Appropriation: None.

Fiscal Note: Available.

Committee/Commission/Task Force Created: Yes.

Effective Date: Ninety days after adjournment of session in which bill is passed.

Staff Summary of Public Testimony: PRO: This is an important step forward to strengthen mental health. Half of adults with mental health issues have those issues appear before the age of 14. A work group considered these issues over the last interim. We can teach coping skills to children before they reach K-12. We need to study billing problems and workforce problems. The PALS access line pilot program would provide critical access to psychiatric consultation with primary care doctors in rural areas. Otherwise, the only alternative is to pull out the prescription pad. The depression screening is two questions unless there is an indication of a problem, in which case there are nine questions. A teen will sometimes tell a doctor things they won't tell their parent. If you provide mental health consultation to a provider and parent, you can teach parenting skills to the parent that can help. In pediatrics, earlier is better, and prevention is cost effective. Mental health issues need to be identified early and addressed before they become devastating. Early identification gives us tools we can use to prevent real psychoses. The coverage for depression screenings will bring Medicaid up to the nationally recognized standard of care that private carriers already cover. Just as we screen all children for poor vision, we should screen them for mental health. The PALS line has been so important to our practice in Seattle. We have heard for years about challenges that families have accessing mental health services for their children. The focus is on access, network adequacy, and holding folks accountable. Do we have the right kind of providers? Effective programs and practices exist, but access is limited statewide. Our goal is to avoid long-term suffering and the negative impacts that can occur without early intervention for children. Focusing attention on children through the work group will go a long way towards reducing barriers to access. Suicide is a leading cause of death among youth. Screening provides an opportunity to identify youth who are at risk and not connected to care.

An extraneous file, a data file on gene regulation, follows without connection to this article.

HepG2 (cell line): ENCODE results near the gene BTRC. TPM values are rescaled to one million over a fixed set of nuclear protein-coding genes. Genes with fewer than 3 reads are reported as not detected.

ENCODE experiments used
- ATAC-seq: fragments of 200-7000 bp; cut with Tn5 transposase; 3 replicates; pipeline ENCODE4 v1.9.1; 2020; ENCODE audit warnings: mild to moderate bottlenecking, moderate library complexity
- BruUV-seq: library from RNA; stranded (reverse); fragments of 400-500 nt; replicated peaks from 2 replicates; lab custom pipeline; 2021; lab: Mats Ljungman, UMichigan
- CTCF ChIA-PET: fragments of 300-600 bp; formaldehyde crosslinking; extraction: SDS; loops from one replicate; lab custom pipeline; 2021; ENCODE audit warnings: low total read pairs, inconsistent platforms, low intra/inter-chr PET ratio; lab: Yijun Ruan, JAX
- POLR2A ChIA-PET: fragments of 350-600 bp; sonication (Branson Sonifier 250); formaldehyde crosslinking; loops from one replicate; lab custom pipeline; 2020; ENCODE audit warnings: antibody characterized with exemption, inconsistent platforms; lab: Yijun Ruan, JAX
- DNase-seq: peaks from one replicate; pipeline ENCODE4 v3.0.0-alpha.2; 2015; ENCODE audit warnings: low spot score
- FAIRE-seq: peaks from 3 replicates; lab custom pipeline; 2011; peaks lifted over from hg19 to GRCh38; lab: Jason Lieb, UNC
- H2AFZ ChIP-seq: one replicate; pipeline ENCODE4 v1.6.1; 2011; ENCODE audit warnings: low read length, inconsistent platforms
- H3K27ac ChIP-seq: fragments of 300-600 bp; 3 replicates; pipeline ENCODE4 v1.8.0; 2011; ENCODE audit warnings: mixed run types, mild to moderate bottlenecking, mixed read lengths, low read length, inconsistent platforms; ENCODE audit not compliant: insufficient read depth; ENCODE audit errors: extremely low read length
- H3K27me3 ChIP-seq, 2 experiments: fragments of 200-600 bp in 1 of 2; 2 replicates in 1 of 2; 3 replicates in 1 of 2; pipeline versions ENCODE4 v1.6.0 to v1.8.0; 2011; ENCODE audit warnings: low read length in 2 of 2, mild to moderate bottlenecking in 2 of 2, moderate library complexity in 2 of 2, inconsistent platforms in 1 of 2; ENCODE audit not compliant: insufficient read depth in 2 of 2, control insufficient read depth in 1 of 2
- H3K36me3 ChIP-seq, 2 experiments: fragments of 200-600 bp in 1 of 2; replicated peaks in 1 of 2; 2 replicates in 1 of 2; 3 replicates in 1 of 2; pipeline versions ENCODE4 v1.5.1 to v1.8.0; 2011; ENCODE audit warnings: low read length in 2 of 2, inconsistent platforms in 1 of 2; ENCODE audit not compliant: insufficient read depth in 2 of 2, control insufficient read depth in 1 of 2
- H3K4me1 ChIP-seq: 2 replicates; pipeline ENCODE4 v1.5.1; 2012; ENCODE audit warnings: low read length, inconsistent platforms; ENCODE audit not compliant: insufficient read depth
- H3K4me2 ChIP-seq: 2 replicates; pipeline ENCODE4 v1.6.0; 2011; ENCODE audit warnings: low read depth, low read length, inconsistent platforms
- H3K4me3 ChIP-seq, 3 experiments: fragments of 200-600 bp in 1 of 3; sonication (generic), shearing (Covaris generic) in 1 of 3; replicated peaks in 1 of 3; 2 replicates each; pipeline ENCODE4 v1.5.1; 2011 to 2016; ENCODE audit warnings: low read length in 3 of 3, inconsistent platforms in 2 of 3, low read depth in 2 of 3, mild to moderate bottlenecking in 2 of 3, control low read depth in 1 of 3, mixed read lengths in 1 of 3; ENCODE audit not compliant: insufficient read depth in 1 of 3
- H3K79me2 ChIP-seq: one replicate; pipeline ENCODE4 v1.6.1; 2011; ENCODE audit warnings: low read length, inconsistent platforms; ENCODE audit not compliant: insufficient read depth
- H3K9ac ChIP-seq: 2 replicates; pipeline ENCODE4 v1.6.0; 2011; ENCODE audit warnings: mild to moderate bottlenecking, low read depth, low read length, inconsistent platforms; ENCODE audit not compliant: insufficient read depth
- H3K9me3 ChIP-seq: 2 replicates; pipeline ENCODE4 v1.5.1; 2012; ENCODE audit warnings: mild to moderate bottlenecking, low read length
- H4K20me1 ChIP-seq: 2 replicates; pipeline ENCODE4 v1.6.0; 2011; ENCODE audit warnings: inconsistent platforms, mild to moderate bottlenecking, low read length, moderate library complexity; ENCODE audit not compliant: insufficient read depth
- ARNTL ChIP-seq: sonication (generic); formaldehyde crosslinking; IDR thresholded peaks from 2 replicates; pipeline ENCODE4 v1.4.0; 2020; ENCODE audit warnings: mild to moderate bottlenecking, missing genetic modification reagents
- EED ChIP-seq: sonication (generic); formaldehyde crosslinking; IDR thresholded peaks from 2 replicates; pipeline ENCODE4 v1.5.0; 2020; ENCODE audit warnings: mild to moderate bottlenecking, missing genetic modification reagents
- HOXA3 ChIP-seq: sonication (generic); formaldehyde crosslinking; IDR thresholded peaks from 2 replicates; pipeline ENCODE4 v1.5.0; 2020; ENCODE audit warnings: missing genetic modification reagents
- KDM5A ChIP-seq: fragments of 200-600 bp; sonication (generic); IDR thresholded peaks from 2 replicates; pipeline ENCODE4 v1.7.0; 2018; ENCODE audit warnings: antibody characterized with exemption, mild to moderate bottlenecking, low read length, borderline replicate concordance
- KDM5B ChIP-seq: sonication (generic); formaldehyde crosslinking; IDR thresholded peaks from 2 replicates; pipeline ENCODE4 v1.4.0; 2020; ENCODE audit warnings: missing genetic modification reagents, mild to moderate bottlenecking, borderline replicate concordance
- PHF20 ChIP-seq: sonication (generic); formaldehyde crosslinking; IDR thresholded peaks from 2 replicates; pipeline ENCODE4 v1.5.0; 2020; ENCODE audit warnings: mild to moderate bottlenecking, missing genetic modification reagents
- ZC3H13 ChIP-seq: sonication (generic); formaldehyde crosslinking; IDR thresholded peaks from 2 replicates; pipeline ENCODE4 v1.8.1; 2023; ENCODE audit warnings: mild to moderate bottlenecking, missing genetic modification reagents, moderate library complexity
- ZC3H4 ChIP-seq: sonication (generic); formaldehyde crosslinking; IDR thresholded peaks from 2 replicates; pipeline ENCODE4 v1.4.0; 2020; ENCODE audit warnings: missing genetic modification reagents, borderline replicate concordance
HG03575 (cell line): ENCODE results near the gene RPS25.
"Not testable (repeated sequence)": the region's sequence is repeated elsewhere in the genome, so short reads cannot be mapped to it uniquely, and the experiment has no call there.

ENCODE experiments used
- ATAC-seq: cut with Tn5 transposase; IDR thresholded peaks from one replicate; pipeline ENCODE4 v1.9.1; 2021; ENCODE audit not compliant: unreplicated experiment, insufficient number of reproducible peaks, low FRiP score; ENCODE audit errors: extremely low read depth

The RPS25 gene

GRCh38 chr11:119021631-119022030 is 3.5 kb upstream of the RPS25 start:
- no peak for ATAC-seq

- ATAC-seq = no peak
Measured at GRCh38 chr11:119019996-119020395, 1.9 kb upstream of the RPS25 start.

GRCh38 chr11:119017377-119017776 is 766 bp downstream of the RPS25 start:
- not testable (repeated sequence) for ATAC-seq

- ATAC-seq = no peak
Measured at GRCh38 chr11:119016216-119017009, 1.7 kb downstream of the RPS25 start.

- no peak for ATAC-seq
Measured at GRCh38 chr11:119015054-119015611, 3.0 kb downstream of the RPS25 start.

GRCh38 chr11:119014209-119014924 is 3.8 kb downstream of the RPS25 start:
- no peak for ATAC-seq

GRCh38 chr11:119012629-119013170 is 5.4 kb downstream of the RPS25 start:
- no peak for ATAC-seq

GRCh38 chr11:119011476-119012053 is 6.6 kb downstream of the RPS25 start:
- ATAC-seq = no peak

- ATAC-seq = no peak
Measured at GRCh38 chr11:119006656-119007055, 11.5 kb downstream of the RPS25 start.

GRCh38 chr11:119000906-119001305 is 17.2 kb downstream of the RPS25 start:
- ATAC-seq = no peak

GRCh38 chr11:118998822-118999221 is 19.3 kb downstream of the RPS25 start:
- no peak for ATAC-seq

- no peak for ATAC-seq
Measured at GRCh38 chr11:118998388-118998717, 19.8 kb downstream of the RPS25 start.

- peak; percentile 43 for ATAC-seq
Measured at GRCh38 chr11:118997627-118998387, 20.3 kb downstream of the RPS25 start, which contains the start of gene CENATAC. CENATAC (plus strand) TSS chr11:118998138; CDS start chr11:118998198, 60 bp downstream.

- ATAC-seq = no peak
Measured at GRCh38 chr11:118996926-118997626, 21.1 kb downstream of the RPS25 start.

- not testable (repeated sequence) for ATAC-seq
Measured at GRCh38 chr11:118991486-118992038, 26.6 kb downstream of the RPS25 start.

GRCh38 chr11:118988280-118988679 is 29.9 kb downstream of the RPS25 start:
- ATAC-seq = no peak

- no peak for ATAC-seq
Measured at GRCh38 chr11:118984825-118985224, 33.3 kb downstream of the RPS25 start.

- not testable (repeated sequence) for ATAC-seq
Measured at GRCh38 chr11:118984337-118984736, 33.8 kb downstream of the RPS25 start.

Persons Testifying: PRO: Representative Kagi, prime sponsor; Dr. Danette Glassy, pediatrician; Laurie Lippold, Partners for Our Children; Donna Christensen, WA State Catholic Conference; Joan Miller, WA Council for Behavioral Health; Lauren Davis, Forefront: Innovations in Suicide Prevention.

Persons Signed In To Testify But Not Testifying: No one.